I will not leave you orphans

April 21, 2014

Dear brothers and sisters,

I am taking the good news today from John 14:15-20 — perfect for this Easter Monday.

“If you love me, you will keep my commandments. And I will ask the Father, and he will give you another Advocate to be with you always, the Spirit of truth, which the world cannot accept, because it neither sees nor knows it. But you know it, because it remains with you, and will be in you. I will not leave you orphans; I will come to you. In a little while the world will no longer see me, but you will see me, because I live and you will live. On that day you will realize that I am in my Father and you are in me and I in you.”

What a wonderful gift Jesus has given me. He has not left me orphaned; he dwells within me which is the meaning of “I will come to you” according to the New American Bible notes. Again, John describes an intimacy with Jesus and with God that is unlike the other gospels. He tells me that I am in Jesus and Jesus is in me. Since Jesus is in God His Father, so also am I in God my Father. The way I hold tight to Jesus, the way that I live in him, is to keep his command to love others.

That is how Jesus continues to live — in and through me as I love others. That is the Spirit of truth, the continuing revelation of God in the world through me. Moloney in The Gospel of John writes, “It is in the community’s ‘experience of the exalted Jesus in the midst of the worshipping community’ that the absent one is present to those who believe him, love him, and keep his commandments.” I had that experience of the exalted Jesus at the Easter Vigil Mass on Saturday night — in the embrace, in the eyes, in the words of those whom Jesus uses to love me. My task is to take his love into the world outside the doors of the church. Moloney posits, “All potential recipients of verse 20 are told that oneness with God is to be understood in terms of love. A response to the revelation of God in Jesus through the observance of his commandments is simultaneously a loving commitment to Jesus. Such love will be matched by the Father’s love for them, Jesus’ love for them, ad the ongoing revelation of Jesus to them even after his departure.”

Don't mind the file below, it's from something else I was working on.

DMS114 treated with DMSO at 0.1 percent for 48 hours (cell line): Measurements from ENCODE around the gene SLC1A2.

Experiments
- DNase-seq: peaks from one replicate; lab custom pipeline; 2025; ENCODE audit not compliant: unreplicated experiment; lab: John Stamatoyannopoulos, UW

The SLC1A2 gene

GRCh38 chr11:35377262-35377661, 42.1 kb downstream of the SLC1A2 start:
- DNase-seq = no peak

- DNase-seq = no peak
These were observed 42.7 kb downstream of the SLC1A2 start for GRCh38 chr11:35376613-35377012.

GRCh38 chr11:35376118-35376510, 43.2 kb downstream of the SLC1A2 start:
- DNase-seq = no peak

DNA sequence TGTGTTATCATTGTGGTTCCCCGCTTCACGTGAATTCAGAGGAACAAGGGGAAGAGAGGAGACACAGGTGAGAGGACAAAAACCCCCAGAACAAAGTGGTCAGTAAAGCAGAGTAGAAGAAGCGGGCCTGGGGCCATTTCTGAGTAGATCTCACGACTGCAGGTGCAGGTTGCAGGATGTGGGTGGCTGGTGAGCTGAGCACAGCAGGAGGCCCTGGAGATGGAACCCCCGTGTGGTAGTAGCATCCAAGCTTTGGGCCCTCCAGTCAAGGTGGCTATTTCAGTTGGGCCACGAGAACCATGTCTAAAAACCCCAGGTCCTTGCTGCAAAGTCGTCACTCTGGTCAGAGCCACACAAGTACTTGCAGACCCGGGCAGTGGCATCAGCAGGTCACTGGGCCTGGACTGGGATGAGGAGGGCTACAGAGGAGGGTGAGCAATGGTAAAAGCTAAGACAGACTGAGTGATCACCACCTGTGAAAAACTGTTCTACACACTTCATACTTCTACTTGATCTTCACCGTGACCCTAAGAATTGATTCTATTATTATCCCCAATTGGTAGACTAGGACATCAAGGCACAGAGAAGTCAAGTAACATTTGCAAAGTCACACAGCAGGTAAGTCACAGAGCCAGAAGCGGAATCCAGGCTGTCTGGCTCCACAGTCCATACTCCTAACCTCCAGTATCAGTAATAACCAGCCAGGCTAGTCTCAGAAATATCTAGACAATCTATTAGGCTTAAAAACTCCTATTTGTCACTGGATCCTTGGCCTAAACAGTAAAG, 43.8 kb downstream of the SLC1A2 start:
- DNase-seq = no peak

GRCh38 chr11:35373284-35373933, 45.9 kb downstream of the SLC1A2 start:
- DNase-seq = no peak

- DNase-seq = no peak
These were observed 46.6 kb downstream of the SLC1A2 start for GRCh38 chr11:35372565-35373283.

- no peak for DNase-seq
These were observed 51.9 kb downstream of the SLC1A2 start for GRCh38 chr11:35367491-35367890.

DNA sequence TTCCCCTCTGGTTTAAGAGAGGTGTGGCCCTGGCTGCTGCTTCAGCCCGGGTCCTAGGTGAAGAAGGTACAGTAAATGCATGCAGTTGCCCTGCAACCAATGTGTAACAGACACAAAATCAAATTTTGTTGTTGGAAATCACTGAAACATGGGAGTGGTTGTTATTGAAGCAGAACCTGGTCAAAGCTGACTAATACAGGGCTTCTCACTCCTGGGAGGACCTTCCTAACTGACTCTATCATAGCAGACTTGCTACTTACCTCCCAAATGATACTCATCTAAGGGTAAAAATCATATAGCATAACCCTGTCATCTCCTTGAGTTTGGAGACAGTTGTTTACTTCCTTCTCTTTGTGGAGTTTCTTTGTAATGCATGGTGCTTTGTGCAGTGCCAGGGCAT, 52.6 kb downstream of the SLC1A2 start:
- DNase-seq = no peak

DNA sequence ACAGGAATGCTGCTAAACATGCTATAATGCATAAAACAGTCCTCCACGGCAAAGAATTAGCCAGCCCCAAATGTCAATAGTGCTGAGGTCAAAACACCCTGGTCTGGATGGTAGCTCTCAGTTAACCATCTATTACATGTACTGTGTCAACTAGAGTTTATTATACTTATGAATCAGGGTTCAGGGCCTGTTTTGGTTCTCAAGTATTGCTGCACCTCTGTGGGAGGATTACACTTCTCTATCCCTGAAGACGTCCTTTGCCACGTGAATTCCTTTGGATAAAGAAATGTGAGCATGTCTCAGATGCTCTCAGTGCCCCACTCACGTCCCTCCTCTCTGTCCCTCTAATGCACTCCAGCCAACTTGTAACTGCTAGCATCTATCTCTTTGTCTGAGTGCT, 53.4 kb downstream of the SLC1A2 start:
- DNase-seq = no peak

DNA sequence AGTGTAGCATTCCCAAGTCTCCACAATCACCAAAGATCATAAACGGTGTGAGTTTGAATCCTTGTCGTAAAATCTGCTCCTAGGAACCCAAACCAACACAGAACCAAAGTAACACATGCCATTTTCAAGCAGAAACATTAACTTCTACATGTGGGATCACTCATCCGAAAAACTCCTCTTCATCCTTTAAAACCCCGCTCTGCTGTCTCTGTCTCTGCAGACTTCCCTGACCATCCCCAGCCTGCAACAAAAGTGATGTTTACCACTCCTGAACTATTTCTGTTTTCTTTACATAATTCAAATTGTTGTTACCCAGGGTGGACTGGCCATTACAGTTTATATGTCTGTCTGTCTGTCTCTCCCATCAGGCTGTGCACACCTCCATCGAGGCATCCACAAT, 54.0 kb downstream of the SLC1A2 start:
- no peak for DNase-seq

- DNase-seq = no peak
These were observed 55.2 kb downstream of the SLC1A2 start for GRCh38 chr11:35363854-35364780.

The New American Bible notes also explain, “The Paraclete in John is a teacher, a witness to Jesus, and a prosecutor of the world, who represents the continued presence on earth of the Jesus who has returned to the Father.” Moloney adds, “[A]s a consequence of the gift of the Spirit-Paraclete this departure leads to a unique experience of life. This life flows from participation in the unity that exists between the Father and the Son, the intimacy of being loved by the Father and Jesus, and the ongoing revelation of God in and through Jesus as disciples experience the presence of the absent one in their worship.” Worshipping with others, loving others in obedience to his command, and revealing the Spirit of truth to others as the continuing revelation of God is how I show Jesus that I love him and am one with him and with the Father. A virtuous, deepening cycle — at least that’s how I experience it.



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